Understanding the oxidation of zirconium alloys using atomistic simulation

Student thesis: Phd


With current trends to increase fuel burn-up in light-water nuclear reactors, minimising fuel cladding tube degradation mechanisms such as corrosion becomes more important. The corrosion of Zr alloys, which make up the cladding, is an electrochemically-driven process between the metal and the oxygen-containing environment, and has been found to be highly dependent on the microstructure and texture of the oxide layer that forms. In this thesis, we used a combination of density functional theory (DFT) and new crystallographic texture analysis applied to experimental crystal orientation data obtained using electron backscatter diffraction (EBSD) and scanning precession electron diffraction in the transmission electron microscope (SPED), to distinguish between the effects of lattice matching between the metal and the oxide crystals and the transformational compressive stress as mechanisms for both the tetragonal and the monoclinic oxide texture formation. Furthermore, we used DFT to examine how the structural and electronic properties of a low energy monoclinic grain boundary, present in high fraction in experimental texture maps, are affected by the presence of selected point defects that are important for the corrosion process. We found that in single-phase Zr alloys with split-basal texture, the crystal orientation of the hcp metal grains determines the crystallographic texture of the nano-grained oxide layer. In typical grains with the {0001}-hcp basal poles tilted by 30 degrees to 50 degrees from the cladding tube surface, the Zr metal transforms firstly to tetragonal and then to monoclinic ZrO2 according to: {101}{10-2}-t || {111}{10-1}-m || {0001}{11-20}-hcp. However, only some of the symmetrically-equivalent monoclinic orientations continue to grow under the influence of the compressive stress. We found that there is a balance between the growth of planes with small areal footprint but high stiffness such as {10-6}, and planes with larger footprint but lower stiffness, such as {10-3}. Our texture analysis allowed for the application of a local correction based on the interfacial orientation, which showed a two-fold sharpening of the measured fibre texture of the monoclinic oxide. We also observed the presence of metal grains with the {0001}-hcp plane parallel to the surface. In these grains, we found lattice matching to have a stronger effect than the compressive stress. Major and minor epitaxial orientation relationships between the hcp metal and the monoclinic oxide were identified as {11-2}-m || {0001}-hcp and {31-2}-m || {0001}-hcp in the EBSD data. The interface-orientation correction revealed the presence of these texture components in another smaller SPED dataset. Therefore, we suggest that the compressive stress forms better aligned, longer columnar oxide grains in the former type of metal grains, which we link with an observation that these grains corrode slower. We found that the Sigma 3 180 degrees (100) [001] in monoclinic ZrO2 has a very low grain boundary energy of 0.06Jm-2 and very bulk-like local atomic environment. As a representation of a more general grain boundary, we performed analysis of a metastable structure of this boundary, which has a grain boundary energy of 0.32Jm-2. We explored the effect of defect concentration on the energetic favourability of oxygen vacancies, tin and niobium substitutional point defects in the two structures. We found that at the expected oxygen vacancy concentrations near the metal-oxide interface, doubly-charged vacancies would segregate to both boundaries. This energetic favourability of V_O^{..} for the metastable GB is expected to significantly increase in the presence of Sn_Zr^{''}. Furthermore, Nb_Zr^{.} was found to favour the metastable GB at some concentrations. On the other hand, our results for the equilibrium structure showed energetic favourability of Nb_Zr^{''} across a wide range of bulk concentrations, but not of Sn_Zr^{''}, which might contribute to making this interface a difficult diffusion path. In addition, defect clusters of V_O^{..} and Sn_Zr^{''} near the boundaries showed much stronger binding energy compared to that in the bulk, and introduced defect states in the band gap of the electronic structure. Therefore, we suggest monoclinic grain boundaries might act as percolation paths for electron transport through the Zr oxide layer. Together, these observations suggest mechanisms for increased oxygen and electron transport due to tin near the metastable grain boundary, and therefore other more general oxide boundaries.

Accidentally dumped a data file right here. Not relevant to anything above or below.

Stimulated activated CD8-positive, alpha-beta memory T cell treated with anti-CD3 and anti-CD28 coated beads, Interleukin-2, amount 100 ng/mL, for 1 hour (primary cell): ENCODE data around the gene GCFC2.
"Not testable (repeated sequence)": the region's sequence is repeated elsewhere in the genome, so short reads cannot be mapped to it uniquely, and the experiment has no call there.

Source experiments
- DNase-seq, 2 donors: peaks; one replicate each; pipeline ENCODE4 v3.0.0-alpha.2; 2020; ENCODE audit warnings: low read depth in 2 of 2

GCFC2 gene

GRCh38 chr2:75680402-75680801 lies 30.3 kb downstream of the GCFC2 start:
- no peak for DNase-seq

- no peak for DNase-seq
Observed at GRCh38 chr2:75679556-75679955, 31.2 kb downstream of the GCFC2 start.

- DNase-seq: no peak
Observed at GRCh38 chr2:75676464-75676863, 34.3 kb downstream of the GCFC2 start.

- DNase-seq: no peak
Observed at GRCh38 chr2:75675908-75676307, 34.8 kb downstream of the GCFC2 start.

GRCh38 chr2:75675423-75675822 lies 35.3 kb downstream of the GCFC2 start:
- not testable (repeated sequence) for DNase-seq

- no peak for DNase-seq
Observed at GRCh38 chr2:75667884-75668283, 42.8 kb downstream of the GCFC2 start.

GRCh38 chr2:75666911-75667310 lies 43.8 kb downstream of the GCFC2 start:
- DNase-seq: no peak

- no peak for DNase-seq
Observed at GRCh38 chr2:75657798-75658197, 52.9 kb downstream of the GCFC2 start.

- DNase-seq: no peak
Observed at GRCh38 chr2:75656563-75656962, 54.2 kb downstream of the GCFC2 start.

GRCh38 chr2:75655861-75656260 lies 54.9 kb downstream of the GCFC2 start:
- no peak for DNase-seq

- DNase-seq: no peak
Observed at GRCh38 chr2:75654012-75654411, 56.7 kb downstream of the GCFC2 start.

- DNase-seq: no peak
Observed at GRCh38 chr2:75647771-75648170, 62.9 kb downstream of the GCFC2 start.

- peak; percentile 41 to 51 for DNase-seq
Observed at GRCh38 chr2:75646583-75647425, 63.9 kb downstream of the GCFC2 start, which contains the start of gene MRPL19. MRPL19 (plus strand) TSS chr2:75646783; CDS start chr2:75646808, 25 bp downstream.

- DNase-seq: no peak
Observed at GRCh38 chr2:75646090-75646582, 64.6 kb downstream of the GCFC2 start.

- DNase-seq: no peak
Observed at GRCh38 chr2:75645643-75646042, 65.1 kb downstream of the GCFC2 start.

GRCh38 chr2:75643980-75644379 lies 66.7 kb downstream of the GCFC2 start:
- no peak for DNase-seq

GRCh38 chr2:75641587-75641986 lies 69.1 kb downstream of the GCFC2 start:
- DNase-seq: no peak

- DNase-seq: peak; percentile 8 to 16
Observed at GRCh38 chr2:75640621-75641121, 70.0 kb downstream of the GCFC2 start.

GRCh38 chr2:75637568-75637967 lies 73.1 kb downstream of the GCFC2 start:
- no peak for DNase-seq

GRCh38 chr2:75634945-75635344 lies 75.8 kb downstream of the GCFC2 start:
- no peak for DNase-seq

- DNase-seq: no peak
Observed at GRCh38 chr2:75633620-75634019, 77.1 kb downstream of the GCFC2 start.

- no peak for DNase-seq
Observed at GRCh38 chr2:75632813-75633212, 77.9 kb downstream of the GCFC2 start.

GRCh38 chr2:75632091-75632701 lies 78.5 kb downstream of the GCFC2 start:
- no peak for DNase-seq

Date of Award31 Dec 2019
Original languageEnglish
Awarding Institution
  • The University of Manchester
SupervisorJoseph Robson (Supervisor) & Christopher Race (Supervisor)

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